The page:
The diameter of the particle formed via path A depends on the density of the dispersed phase, pd prior to solvent evaporation, the density of the formed particle, pp, the mass fraction xp of the

_ _ - 5% aqueous PVA solution

ODD!.-

Fig. 1. Droplet generation using cocurrent/countercurrent flow focusing streams in coaxial assemblies of glass capillaries: (a) Single core microdroplets: (b) Dual core microdroplets. Volumetric flow rates of inner phase (Qj), middle phase (Qm), and continuous phase (Qc) are: (a) 1 mL/h, 2 mL/h, and 10 mL/h respectively; and (b) 1.5 mL/h, 2.5 mL/h, and 10 mL/h respectively. Diameters of the droplet (Dd), inner core (Df), injection nozzle (DN) and collection capillary orifice (Dc) are: (a) 308 um, 207 um, 100 um and 350 um respectively; and (b) 418 um, 225 um, 100 um and 350 um. Scale bars: 300 um.

Shell thicknes = Tj

Shell thickness = t„

Solvent Evaporation

Shell J J

thickness « 0 Shell

thickness = 2Trf

thickness « 0 Shell

thickness = 2t„

Fig. 2. (a) Particle formation by solvent evaporation from a core-shell drop with an inner diameter of Di and an outer diameter of Dd. Path A: Evaporation with complete inner phase release. The resultant particle diameter is Dp ; Path B: Evaporation with no inner phase release. The resultant particle diameter is D'p > Dp. (b) Shell thickness variations as a result of different positions of the inner drop in core-shell drops/particles.

particle forming solids (PLA + PGPR) in the dispersed phase prior to solvent evaporation, and the initial diameters, Di and Dd, of the inner and outer drop:

Dp = 31 xp q- (d3 - D3)

For Path B, the resultant particle diameter Dp can be estimated from the equation:

xp^ (Dd - D3)+D3

For core-shell drops with very thin shells, the particle shell thickness, sp, can be calculated from the equation:

s _ SdX PaDjL

The droplet shell thickness can be estimated from the flow rates of the middle and inner fluid, Qm and Q, and the frequency of generation of outer drops, f [31,32]:

Dd — Di

0 \1/3 1 -1

/3Qy/3 \4nf)

0 \V3 1 +0m] -1

The shell thickness of the initial drop (sd) and the resultant particle (sp), at any location along the shell circumference, can vary between ^0 and 2s, depending on the position of the inner drop relative to the outer surface, as illustrated in Fig. 2(b). If the thickness of the shell is greater than 2sp at any point on the particle circumference, it indicates the loss of inner water phase and/or the presence of pores in the shell.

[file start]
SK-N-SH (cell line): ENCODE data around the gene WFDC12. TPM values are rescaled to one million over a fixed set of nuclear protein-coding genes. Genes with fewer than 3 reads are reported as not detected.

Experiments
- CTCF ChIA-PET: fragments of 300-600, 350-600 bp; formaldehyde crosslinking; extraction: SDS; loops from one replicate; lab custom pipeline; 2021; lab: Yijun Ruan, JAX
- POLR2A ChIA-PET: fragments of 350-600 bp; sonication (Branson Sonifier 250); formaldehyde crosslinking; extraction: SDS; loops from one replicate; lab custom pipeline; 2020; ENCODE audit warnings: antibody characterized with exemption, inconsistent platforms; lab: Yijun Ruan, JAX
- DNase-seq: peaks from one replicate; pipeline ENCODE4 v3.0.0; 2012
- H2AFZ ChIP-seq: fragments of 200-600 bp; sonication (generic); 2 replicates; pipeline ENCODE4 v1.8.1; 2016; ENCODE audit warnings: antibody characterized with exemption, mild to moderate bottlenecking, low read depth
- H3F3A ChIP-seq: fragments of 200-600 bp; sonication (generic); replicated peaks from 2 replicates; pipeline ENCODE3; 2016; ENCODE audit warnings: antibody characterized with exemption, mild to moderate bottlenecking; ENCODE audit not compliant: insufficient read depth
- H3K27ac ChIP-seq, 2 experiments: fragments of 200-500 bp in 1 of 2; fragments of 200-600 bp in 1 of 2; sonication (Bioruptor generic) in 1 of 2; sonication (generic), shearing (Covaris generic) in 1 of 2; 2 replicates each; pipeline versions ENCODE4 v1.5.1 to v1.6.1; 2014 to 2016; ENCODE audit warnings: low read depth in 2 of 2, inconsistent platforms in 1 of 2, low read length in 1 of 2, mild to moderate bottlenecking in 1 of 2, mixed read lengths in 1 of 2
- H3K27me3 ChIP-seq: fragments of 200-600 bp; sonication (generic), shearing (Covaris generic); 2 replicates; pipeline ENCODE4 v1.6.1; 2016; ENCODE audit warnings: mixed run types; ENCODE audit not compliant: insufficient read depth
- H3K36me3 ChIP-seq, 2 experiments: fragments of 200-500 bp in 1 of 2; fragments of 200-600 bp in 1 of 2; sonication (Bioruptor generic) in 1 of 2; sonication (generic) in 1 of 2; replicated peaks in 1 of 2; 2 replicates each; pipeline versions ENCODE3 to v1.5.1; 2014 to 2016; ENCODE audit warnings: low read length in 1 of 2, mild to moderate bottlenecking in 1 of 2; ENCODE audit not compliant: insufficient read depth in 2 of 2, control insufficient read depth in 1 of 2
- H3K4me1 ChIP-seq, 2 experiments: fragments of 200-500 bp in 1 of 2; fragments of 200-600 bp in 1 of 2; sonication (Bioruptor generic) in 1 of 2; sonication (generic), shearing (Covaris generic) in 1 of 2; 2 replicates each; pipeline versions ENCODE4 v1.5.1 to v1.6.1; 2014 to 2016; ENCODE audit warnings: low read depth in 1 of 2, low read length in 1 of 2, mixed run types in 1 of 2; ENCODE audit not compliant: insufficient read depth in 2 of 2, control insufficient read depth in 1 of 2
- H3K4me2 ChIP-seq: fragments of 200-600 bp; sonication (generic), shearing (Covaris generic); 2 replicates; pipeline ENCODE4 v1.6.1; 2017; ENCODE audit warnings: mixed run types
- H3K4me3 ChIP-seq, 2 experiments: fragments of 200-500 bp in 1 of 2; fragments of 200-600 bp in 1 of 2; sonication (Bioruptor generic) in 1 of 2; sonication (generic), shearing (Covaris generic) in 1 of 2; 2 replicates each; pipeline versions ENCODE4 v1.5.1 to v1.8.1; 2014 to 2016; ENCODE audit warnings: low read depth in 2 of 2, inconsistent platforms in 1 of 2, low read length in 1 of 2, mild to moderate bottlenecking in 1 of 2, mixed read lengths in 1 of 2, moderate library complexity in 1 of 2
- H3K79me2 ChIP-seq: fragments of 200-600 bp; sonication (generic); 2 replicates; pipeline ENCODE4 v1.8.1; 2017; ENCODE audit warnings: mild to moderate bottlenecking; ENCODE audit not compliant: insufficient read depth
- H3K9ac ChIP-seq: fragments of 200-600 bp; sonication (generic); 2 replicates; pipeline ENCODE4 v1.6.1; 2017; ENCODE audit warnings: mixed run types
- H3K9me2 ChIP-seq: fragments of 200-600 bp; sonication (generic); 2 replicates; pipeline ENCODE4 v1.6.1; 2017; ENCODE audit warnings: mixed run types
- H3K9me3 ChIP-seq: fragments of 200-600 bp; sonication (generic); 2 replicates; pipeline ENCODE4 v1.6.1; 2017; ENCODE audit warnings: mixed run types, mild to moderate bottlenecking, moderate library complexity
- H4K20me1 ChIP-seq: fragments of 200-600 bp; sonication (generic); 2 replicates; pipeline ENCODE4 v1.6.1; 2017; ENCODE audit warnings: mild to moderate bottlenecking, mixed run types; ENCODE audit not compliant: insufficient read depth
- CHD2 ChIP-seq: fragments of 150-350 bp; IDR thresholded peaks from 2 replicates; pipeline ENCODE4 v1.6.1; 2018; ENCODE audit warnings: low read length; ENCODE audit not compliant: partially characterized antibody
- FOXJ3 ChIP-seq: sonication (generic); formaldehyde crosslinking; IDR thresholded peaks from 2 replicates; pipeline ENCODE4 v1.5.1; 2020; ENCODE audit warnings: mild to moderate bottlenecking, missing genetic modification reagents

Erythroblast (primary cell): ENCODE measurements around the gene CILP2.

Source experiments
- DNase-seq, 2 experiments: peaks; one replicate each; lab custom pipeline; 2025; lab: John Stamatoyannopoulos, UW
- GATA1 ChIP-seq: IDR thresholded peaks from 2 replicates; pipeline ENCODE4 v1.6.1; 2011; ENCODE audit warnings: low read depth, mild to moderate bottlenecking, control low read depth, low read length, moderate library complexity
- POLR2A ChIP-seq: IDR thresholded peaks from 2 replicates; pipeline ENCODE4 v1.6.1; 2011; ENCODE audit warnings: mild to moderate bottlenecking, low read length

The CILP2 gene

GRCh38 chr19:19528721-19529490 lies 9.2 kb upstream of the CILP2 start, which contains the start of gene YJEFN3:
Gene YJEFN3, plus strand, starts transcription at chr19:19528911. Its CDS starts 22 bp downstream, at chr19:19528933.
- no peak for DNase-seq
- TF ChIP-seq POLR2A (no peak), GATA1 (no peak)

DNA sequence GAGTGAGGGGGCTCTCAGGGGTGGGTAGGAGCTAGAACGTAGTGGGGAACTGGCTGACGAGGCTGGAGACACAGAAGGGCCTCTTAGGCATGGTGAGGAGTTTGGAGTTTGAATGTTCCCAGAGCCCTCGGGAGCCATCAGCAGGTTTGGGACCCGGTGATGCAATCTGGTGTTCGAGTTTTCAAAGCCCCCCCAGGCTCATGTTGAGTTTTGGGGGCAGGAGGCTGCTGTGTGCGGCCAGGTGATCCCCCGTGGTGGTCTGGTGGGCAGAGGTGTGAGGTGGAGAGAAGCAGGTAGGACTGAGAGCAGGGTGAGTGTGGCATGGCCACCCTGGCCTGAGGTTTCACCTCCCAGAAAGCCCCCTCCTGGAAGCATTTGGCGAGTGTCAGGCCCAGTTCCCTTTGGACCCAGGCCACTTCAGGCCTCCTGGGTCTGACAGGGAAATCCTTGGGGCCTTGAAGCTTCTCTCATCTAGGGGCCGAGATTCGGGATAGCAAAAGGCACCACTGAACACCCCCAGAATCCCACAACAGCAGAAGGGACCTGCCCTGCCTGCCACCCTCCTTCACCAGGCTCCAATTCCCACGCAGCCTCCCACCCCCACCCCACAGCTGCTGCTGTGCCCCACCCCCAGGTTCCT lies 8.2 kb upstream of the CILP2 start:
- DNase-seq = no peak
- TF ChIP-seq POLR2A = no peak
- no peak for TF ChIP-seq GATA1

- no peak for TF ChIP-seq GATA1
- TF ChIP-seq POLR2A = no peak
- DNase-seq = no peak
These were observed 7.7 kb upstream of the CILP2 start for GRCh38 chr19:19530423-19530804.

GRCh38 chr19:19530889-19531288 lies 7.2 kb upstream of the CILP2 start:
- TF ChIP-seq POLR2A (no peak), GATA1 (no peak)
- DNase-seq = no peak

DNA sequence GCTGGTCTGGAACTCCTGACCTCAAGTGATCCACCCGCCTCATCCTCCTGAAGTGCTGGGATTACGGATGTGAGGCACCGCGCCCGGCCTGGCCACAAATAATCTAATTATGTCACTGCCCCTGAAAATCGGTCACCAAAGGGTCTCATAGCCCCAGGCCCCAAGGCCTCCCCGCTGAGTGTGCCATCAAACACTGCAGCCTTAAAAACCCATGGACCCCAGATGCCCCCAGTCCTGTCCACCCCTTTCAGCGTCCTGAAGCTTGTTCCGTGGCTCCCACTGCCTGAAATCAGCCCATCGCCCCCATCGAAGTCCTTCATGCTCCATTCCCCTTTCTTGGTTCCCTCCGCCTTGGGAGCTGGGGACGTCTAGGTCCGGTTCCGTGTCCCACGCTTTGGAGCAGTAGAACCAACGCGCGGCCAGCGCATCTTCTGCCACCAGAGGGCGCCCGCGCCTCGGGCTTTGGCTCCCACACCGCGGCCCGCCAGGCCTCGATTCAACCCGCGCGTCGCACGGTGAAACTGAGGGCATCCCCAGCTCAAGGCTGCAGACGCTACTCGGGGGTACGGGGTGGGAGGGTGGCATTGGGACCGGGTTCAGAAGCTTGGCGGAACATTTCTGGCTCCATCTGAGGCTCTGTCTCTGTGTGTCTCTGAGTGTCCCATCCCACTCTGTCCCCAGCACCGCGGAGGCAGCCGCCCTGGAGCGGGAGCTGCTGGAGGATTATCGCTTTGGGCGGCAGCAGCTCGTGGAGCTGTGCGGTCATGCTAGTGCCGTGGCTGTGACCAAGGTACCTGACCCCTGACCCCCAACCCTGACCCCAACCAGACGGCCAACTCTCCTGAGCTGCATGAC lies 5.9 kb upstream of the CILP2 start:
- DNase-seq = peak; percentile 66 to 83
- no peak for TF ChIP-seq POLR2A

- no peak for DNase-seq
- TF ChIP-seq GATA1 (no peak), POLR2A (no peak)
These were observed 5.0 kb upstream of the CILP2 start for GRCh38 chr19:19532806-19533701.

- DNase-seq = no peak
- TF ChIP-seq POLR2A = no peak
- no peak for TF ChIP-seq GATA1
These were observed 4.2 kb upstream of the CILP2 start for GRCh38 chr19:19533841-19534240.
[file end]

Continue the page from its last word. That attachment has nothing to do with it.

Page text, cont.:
3. Results and discussion

3.1. Morphological changes of core-shell capsules with pure water in the cores

The effects of osmotic stress on particle morphology were investigated by placing the produced core-shell particles in Milli-Q water or 5 wt% aqueous Eudragit solution for 14 days, as illustrated in Fig. 3. Using fluorescence microscopy, the particle shells stained with Nile red could easily be distinguished from the core.

Fig. 3a shows the effects of osmotic pressure on the morphology of core-shell particles containing Milli-Q water in the core over a period of 2 weeks. Here, two distinct types of morphologies were observed when the particles were placed in an isotonic solution, i.e. Milli-Qwater (Type I) and in a hypertonic solution (5 wt% aqueous Eudragit solution) (Type II). The PLA shell of Type I particles stayed intact during solvent evaporation (Fig. 4a) and stable during 2-week storage. The particles were transparent and highly deform-able, due to their thin shells. The non-spherical shape of some of the Type I particles in Fig. 4a occurred due to deformation of fragile PLA shells during particle sampling.

By comparing the core diameter of the parent drops and the stored particles, Di and D'p, the water entrapment efficiency after 14 days of storage was found to be 96% implying high drop and particle stability. Fig. 4b and c shows FIB images of Type I core-shell particles. Based on the droplet shell thickness, sd, of 56 im, the particle diameter, Dp, of 264 im, and the droplet diameter, Dd, of 361 im, the shell thickness, sp, of a particle with a centrally aligned core predicted from Eq. (3) was 10 im. As shown in Fig. 2b, the shell thickness can have any value from approximately zero to 2sp, depending on the relative position of the core and the point on the circumference observed. From Fig. 4c, the shell thickness was 12 im, which is 1.2sp. Hence, the observed shell thickness is within the predicted interval of 0 - 2sp. From the cross section shown in Fig. 4c, it can be seen that the PLA shell has internal pores, which is consistent with the porous structure of PLA particles reported earlier [16] and contributes to the increased shell thickness compared to that for a non-porous polymer matrix. The shell thickness of produced microparticles can easily be tuned using Eq. (3) and the polymer forming the shell can be reinforced using biocompatible inorganic nanofillers such as nanoclay [16].

On the other hand, core-shell capsules with pure water in the core and stored in a hypertonic solution (Type II) were unstable and shrank with time. As shown in Fig. 4d and e, the particles progressively changed their morphology from buckled and dimpled shapes after day 2 (Fig. 4d) to crumpled morphologies after day 14 (Fig. 4e), which could be explained by the loss of inner water

due to osmotic migration through the shell. It is well known that water can permeate through voids that exist in the amorphous regions of polymer films [33]. The osmotic stress-induced shrinkage serves as a further evidence of the water entrapment ability of our thin-shelled capsules. When Type I particles were exposed to ambient air, they lost their entrapped water and assumed a collapsed morphology due to deformation of the elastic shells.